to make the islands an Argentine colony against the will of the
people who live there.
People say you can’t rely on our trains, but give them their
due, the fare rises always arrive on time.
Jan 3. Jim Davidson was arrested as he stepped off the plane
from Dubai yesterday. Talk of a “Jimmy Savile” connection was
all over twitter. Today’s papers also link Jim’s “nick-nicking”
to the Savile investigation: ‘Davidson arrested by Savile police’
(Mail), ‘Davidson arrested in Savile abuse investigation’ (Telegraph).
The mental image of Jim being involved with the DJ’s sickening
crimes against kids was conjured up revoltingly. Except he wasn’t.
Not at all. But it’s only when you read beyond the headlines that
it becomes clear that Jim’s alleged offences had nothing to do
with Savile or any form of child abuse. Rather, Jim, released
on bail last night, was questioned about claims made by two women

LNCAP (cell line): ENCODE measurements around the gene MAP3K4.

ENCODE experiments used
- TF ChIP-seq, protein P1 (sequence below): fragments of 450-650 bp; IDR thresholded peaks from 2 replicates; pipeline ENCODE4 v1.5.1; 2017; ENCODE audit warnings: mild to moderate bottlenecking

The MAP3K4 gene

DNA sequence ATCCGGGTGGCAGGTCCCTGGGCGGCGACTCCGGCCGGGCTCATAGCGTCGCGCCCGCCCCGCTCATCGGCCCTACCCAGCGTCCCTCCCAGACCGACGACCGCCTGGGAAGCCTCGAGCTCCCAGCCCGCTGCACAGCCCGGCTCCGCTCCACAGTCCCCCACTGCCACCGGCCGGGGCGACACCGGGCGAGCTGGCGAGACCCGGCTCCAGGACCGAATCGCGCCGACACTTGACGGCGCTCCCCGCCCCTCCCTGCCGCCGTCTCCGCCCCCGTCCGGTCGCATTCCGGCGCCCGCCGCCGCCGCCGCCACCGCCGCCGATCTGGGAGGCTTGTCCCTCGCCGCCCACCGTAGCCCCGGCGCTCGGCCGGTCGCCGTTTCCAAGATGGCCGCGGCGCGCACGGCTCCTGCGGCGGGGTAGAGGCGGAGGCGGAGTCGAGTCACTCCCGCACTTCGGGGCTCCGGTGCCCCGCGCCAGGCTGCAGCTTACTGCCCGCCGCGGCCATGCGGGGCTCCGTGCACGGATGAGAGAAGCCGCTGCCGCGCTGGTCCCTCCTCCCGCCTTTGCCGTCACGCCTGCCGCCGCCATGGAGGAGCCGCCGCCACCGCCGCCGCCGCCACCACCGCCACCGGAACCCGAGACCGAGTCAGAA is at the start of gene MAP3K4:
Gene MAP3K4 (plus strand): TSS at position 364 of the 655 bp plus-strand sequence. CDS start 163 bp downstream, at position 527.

who were “in their mid-twenties" at the time of the alleged incidents,
sometime in the late 1980s. So we’re talking about something that
might have happened between adults more than 25 years ago; something
that will almost certainly boil down to their word against his.
So why is this happening? Why are much-loved stars, and Max Clifford,
being dragged through the dirt? I suppose it makes the cops look
good. They couldn’t get Savile but look at all the front pages
they’re generating now. Freddie, Max, Jim... And when they’re
all found to be innocent, as I suspect they will be, will they
be entitled to any compensation? Because suspicion and public
humiliation is costing them all a packet – Jim’s dropped out of
tonight’s Celebrity Big Brother because of it, much to the delight
of Davidson haters on Twitter. How they love running him down,
slurring his character and questioning his skill as a comedian...
which is like pygmies mocking a giant for being too short. The
twitterati may hate Jim because of his politics – not only is
he a working class boy made good, he’s a working class boy made
Tory. But there is no doubting his comedic abilities. I’ve known